It may occur that VMware API reports that unmap and snapshot commit were done correctly but a snapshot file still remains on disk. These "orphaned snapshots" will grow over time and can fill up the datastore leading to downtime. To mitigate the issue, Veeam implemented the following functionality:

• Veeam Snapshot Hunter. This feature automatically initiates disk consolidation for VMs in the "Virtual machine disks consolidation is needed" state. For more information please see Snapshot Hunter section

• Bypassing Virtual Disk Development Kit (VDDK) processing to overcome some limitations and performance challenges, in particular:

• Veeam can back up multiple disks of VM in parallel on same proxy (default number is 4).
• Typical "hot-add I/O bursts" during hot-add operations are mitigated by bypassing VMware VDDK during restores and replication.
• When performing writes via hot-add and VDDK, excessive metadata updates on the VMFS datastore will occur. This significantly impacts performance for other workloads on the datastore, and slows down restore throughput. Bypassing VDDK helps overcoming this limitation
• To avoid some VMware issues related to NFS datastore and hot-add processing (described at http://kb.vmware.com/selfservice/microsites/search.do?language=en_US&cmd=displayKC&externalId=2010953 ) enable a specific setting that will process VM backups only on backup proxies that run on the same host. For details see http://www.veeam.com/kb1681 . To avoid this completely we highly recommend you to use the Direct NFS backup mode for backup and restore of NFS datastore based VMs.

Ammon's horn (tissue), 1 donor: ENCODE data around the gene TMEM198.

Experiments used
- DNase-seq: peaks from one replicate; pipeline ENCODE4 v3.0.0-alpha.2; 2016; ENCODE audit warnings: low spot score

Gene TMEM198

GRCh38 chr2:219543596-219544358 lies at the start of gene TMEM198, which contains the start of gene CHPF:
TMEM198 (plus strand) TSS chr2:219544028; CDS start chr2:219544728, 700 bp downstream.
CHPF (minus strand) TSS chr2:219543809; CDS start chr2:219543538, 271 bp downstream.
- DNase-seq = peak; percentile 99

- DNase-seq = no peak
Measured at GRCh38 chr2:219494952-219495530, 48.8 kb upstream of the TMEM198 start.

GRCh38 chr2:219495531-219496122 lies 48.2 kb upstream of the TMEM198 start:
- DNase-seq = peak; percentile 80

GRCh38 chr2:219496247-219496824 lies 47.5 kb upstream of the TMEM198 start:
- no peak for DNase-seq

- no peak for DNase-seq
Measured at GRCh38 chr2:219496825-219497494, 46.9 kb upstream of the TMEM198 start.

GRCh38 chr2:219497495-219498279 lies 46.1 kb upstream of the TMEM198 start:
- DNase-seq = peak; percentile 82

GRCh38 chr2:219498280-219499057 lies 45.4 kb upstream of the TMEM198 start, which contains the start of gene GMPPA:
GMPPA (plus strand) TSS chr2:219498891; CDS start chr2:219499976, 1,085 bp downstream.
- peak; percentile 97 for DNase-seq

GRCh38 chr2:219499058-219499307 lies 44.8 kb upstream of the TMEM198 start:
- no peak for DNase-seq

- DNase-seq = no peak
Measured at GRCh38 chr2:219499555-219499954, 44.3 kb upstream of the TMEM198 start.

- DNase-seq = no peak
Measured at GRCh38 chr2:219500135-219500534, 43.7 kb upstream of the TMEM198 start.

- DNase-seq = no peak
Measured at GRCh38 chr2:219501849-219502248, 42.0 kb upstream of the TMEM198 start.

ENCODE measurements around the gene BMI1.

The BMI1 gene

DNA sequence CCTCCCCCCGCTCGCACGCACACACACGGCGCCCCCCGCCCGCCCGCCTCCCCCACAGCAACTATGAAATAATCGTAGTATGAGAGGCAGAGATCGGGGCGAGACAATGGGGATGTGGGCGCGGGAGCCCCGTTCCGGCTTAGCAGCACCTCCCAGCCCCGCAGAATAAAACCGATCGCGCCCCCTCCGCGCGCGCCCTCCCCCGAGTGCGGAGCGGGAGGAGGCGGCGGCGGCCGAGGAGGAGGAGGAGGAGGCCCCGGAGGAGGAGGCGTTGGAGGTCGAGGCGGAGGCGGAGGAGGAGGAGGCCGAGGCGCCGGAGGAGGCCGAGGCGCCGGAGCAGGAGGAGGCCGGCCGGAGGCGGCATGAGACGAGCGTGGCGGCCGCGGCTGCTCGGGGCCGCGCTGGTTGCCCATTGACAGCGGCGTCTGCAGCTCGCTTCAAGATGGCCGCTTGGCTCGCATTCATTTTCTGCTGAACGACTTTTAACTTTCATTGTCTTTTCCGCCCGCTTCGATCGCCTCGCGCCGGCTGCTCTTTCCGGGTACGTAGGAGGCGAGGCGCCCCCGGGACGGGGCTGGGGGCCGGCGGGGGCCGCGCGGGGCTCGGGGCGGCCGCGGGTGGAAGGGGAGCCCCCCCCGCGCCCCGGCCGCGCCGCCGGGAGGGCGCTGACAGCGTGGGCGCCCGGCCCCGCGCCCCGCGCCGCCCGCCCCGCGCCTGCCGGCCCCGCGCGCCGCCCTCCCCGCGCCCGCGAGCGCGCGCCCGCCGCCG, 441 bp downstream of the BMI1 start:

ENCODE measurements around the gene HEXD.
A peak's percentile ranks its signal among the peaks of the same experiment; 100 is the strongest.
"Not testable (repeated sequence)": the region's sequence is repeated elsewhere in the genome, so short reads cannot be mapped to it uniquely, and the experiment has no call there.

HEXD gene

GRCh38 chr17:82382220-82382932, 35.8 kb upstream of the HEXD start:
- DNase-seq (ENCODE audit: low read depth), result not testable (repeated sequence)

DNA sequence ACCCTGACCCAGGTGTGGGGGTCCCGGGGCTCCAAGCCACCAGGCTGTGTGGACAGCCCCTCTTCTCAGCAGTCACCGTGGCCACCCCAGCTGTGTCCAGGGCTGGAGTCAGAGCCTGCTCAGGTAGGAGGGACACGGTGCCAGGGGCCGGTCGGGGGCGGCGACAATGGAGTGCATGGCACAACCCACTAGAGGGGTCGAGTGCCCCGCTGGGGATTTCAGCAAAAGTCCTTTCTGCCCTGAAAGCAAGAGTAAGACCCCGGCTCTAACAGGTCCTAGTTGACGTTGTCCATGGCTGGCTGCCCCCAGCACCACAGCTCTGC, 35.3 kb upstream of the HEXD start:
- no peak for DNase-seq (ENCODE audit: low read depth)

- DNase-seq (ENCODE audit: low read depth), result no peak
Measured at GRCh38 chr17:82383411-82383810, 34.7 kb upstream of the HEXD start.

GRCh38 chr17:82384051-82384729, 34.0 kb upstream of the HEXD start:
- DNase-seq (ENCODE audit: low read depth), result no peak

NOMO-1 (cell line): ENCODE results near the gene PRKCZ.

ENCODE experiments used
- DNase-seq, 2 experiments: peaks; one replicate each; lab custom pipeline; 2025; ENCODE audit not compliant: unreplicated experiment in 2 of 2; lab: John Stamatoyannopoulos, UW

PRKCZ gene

Note: For additional tips refer to the “Impact of Snapshot Operations” section of this guide.

## vSphere 6.5 and encryption

Virtual appliance mode is typically the best choice to ensure data availability for vSphere 6.5 clusters with encrypted virtual machines. In order to support backup of encrypted virtual machines, the virtual backup proxy must be encrypted within the same encryption domain (using the same KMIP server).

Backup modes Direct Storage Access and Backup from Storage Snapshots are unavailable for encrypted virtual machines, and NBD will not be as performant. vSphere 6.5 also enforces SSL/TLS encryption for network mode (NBD), rendering virtual appliance mode a much more performant alternative, and will reduce host CPU usage.

## Recommendations

• Virtual appliance mode should be used when it is not possible to leverage Direct Storage Access, for example in the case of local datastores, Virtual Volumes (VVOL) or vSAN.

• You will need at least one type of (virtual) SCSI controller added to Proxy Server VM that is used somewhere at the VMs in your infrastructure to allow VMware to HotAdd the VM disks at backup.

• Add an extra SCSI controller to allow for more VM disks processing in parallel (check the corresponding Veeam proxy settings, default value is 4). The limit for a single controller is the maximum number of devices per SCSI controller (15). Max SCSI controllers per VM is 4 = 60 disks max. Adding one additional SCSI controller is usually sufficient.

• When deploying hot-add backup proxies avoid cloning existing VMs as this may lead to identical UUIDs and cause hot-add operations to fail.

• You may re-use any existing Windows server VM (to save on licensing). The Veeam data mover process runs with ‘below normal’ priority by default.

Note: Changed block tracking (CBT) will be disabled for these hot-add proxies. Consider that it may impact the backup window in case the said virtual machines should be included in backup or replication jobs.